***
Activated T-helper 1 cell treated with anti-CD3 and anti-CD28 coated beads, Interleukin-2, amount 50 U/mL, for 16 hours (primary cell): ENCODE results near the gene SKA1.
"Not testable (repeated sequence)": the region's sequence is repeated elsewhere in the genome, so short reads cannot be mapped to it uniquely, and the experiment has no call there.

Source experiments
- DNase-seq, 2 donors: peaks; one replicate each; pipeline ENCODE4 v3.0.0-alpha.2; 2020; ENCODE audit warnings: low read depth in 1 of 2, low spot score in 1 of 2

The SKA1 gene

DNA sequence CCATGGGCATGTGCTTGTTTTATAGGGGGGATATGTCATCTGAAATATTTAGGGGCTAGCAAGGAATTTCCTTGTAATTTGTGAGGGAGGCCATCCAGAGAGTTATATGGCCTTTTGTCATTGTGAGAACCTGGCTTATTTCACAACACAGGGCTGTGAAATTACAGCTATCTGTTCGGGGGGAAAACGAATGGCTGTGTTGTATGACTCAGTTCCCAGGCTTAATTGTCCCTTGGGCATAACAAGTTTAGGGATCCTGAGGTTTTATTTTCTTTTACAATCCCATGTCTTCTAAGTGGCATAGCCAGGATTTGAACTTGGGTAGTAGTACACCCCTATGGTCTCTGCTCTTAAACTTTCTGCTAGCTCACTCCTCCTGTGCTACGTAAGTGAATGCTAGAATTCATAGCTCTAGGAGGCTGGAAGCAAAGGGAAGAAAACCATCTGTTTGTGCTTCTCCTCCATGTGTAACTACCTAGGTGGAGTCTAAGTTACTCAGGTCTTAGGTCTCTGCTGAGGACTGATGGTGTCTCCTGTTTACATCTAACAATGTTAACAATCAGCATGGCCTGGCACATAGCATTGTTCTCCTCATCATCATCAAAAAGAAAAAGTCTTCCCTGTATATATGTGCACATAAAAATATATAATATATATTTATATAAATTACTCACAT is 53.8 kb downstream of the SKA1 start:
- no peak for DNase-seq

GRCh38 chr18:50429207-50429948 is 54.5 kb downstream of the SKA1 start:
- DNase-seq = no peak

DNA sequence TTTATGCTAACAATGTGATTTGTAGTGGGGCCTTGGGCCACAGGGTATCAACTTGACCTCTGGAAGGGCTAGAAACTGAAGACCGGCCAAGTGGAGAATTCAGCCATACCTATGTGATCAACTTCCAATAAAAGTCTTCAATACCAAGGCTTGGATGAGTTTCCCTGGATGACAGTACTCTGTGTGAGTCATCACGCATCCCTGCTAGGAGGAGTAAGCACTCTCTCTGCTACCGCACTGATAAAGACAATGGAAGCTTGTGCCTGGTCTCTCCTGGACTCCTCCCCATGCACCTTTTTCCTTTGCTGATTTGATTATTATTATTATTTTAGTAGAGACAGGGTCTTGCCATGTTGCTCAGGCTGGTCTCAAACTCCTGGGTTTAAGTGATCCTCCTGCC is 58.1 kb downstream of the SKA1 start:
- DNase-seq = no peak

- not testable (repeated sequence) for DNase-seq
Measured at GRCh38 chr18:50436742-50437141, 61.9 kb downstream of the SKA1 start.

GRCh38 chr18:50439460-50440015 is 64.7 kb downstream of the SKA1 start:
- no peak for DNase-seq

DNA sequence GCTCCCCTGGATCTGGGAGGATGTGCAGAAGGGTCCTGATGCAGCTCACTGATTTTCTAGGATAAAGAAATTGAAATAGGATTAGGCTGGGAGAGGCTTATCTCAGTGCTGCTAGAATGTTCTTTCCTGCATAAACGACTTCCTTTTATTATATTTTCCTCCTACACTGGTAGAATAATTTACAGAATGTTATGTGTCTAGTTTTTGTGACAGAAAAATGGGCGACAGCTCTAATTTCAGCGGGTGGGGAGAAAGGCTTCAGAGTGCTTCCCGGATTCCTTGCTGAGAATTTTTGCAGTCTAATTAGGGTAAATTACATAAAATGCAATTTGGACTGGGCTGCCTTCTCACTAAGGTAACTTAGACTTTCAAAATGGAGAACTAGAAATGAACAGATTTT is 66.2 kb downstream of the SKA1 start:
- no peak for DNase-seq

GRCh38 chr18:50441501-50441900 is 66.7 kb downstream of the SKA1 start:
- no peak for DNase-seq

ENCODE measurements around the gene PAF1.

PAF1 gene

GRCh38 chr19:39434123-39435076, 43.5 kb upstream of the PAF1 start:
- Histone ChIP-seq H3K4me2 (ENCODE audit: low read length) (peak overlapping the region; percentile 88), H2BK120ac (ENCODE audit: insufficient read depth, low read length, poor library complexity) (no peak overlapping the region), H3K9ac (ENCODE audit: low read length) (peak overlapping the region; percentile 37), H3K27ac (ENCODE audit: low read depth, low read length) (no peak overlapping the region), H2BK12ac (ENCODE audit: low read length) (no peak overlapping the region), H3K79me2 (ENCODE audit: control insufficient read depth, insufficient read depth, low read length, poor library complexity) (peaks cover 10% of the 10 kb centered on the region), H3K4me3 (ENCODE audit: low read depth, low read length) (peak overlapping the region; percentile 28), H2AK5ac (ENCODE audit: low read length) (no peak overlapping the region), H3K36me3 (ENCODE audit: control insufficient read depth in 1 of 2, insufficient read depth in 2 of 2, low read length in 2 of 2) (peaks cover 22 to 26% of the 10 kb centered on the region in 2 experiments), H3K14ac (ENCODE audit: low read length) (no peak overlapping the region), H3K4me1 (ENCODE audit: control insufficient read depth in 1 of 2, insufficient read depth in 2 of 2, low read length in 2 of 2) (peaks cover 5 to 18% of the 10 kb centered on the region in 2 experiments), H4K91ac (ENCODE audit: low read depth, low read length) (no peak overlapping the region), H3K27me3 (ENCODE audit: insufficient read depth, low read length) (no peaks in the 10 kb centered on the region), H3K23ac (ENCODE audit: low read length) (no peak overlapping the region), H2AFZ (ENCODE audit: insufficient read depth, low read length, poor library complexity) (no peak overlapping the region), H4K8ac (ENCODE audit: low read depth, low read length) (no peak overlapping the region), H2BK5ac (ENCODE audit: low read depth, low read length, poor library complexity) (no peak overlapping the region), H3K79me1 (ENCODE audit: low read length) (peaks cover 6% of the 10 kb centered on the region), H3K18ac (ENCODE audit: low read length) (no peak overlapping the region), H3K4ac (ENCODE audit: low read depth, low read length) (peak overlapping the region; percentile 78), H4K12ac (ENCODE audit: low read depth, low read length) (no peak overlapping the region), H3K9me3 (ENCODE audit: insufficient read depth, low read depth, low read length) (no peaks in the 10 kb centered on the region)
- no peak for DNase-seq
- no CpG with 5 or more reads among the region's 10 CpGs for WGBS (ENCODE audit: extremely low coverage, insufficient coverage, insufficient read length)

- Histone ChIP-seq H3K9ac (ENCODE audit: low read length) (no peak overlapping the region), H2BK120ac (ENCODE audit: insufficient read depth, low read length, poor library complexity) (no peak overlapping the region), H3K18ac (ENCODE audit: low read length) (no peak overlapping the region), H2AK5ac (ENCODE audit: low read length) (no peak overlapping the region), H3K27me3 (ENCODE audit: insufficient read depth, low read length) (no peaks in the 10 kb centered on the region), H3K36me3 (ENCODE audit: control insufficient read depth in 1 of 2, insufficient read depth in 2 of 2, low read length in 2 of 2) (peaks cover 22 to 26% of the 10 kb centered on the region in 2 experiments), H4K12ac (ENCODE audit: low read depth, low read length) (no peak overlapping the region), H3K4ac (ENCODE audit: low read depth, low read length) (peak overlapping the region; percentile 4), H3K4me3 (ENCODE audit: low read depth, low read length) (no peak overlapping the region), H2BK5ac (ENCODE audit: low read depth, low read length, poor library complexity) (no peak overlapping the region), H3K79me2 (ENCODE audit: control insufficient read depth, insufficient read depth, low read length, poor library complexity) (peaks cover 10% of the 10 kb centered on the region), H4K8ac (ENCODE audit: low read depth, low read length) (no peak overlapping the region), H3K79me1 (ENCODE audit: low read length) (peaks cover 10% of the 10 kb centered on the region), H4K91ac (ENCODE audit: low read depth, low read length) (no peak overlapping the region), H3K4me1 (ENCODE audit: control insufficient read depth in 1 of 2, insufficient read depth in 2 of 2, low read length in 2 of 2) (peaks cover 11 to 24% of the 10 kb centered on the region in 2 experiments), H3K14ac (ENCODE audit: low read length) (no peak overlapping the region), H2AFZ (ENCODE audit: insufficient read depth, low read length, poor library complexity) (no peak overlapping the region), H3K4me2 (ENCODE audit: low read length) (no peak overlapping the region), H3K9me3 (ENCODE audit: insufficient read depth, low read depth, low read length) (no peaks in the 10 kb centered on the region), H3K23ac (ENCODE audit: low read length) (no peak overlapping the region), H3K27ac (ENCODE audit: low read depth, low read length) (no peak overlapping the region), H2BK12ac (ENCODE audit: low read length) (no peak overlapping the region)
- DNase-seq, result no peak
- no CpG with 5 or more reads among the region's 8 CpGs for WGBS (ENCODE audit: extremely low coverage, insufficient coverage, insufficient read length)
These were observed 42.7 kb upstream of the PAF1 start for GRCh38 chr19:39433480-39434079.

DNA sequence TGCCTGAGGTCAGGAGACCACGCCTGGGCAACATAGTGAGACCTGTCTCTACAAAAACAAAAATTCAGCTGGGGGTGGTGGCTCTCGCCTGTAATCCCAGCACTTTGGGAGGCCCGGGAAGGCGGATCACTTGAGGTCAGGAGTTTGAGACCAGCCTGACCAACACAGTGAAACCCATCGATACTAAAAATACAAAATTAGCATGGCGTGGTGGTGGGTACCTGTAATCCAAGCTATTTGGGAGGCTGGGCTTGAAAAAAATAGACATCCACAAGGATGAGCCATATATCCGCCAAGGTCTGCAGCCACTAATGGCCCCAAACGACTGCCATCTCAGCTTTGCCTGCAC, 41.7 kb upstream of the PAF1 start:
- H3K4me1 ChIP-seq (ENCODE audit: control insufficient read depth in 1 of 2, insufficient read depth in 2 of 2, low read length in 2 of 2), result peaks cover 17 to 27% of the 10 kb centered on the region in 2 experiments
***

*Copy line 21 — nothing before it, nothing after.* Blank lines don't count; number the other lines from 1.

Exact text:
PAF1 gene